7 Types of Breweries & What Makes Them Different

Craft beers have taken the world by storm. Today, almost any community in the United States offers delicious artisanal beers made by local enthusiasts.

Portrait of a bearded man working in a brewery

These beers offer clean, intense flavors produced by premium, handpicked ingredients. 

Still, other beer producers take their craft to a new level, maintaining a nano brewery and a farm to support their beer-making operation.

Macro breweries are keeping pace, offering reliable favorites for beer drinkers. Consumers spend about $70 billion on macro brews each year.

Not sure which types of breweries work best for you? Read on to explore these types of breweries to learn the distinctions.

Types Of Breweries 

If you love beer but you’re not sure what the difference is between different kinds of breweries, learn more about them below!

Nano Brewery

Every brewery must start somewhere, and many begin as nano breweries.

No size brewery is too small to be considered a nano brewery. Even if you only occasionally brew something in your garage, your operation could technically be considered a nano brewery.

The rise of craft beer in the 2010s made nano breweries the natural first introduction to the art of making beer.

Many notable breweries in your backyard and in the liquor section of your grocery store came from humble beginnings as a nano brewery.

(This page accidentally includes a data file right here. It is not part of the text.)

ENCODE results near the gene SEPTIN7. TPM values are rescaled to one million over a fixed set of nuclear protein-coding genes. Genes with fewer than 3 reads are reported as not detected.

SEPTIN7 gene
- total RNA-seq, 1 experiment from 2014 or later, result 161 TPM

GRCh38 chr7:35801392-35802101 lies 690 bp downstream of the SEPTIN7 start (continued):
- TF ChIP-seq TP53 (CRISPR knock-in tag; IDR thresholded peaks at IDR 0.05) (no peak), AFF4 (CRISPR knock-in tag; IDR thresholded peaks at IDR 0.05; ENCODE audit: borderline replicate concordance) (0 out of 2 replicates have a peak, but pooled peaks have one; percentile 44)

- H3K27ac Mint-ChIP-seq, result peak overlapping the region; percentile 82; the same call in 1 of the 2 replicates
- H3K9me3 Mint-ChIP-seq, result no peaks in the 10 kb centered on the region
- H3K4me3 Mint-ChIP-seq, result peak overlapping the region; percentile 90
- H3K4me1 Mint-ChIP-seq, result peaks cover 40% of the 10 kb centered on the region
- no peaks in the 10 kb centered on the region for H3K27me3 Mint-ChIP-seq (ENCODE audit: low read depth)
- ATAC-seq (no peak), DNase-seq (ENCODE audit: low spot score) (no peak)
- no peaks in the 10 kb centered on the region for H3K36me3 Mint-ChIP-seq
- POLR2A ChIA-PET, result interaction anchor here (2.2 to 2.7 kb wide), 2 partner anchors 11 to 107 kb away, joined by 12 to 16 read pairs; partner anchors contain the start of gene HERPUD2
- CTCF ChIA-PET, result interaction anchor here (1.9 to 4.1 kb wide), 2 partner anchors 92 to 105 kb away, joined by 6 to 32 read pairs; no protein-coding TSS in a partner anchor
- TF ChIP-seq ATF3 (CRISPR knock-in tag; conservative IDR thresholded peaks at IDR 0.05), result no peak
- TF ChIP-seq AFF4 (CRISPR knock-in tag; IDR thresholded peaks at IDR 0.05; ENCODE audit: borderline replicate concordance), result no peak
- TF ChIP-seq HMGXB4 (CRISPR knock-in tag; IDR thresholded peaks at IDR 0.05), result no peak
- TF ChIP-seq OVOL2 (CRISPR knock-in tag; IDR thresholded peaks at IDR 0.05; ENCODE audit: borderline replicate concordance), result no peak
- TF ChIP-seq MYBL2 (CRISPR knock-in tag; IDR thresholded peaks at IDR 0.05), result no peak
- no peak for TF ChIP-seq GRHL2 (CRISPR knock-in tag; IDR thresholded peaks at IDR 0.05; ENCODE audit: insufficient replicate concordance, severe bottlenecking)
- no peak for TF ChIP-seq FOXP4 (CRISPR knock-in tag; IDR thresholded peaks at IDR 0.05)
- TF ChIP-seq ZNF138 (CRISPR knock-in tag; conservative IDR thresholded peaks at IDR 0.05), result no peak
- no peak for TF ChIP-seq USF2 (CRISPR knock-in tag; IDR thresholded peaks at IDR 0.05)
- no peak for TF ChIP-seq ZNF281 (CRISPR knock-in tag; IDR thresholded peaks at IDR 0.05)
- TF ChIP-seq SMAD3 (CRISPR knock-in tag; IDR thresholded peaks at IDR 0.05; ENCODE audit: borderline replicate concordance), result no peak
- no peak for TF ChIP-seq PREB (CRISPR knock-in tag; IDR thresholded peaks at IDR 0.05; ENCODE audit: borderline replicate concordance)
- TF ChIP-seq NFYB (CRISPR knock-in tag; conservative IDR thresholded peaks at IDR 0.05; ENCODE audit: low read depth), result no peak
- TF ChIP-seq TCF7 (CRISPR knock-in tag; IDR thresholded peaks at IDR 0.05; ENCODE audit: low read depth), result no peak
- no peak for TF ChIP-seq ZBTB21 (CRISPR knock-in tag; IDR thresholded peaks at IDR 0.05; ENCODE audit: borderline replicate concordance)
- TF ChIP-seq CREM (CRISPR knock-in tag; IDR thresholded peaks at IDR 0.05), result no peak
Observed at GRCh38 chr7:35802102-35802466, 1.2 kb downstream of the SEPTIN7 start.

Once a brewing operation reaches 15,000 barrels of production in one year, the operation graduates past nano brewery status.

Many nano brewery advocates credit these small-scale producers for pushing the envelope of craft beer with innovative flavors and creative brewing techniques.

Craft Brewery

Once a brewery makes more than 15,000 barrels of beer annually, the operation graduates to craft brewery status.

A beer-making operation remains at this level until it produces more than six million barrels of beer each year.

Craft breweries specialize in artisanal, small-scale beer production. While larger beer producers must focus on crowd-pleasing recipes, craft breweries experiment with innovative ingredients and flavors. 

Craft breweries around the world incorporate wild yeasts, smooth nitrogen gasses, juicy fruit flavors, and endless varieties of hops to develop a constantly evolving library of craft beers.

Less whimsically-flavored beers receive special attention at craft breweries too. These types of breweries select premium ingredients for every handcrafted recipe.


A microbrewery and craft brewery are interchangeable names for the same size of beer production operation.

A facility producing between 15,000 and six million barrels of beer annually is considered a microbrewery.

Microbreweries foster tremendous creativity because of their small size. These breweries usually feature beers with intense flavors and much higher alcohol content than macrobreweries. 

Microbreweries specialize in robust types of beer like India Pale Ales (IPAs), double IPAs, porters, and kettle sours.

Those who like more traditionally-flavored beers can find something to love at microbreweries, with pure ingredients and clean tastes in every brew.


A craft brewery becomes a macrobrewery once the facility’s production exceeds six million barrels of beer each year.

Macrobreweries are one of the most recognizable types of breweries. Popular beer brands like Heineken, Anheuser-Busch, and Budweiser are all macro breweries. 

Beers from macrobreweries are reliably found in grocery stores, liquor stores, wholesale retailers, gas stations, and many other places you buy beverages.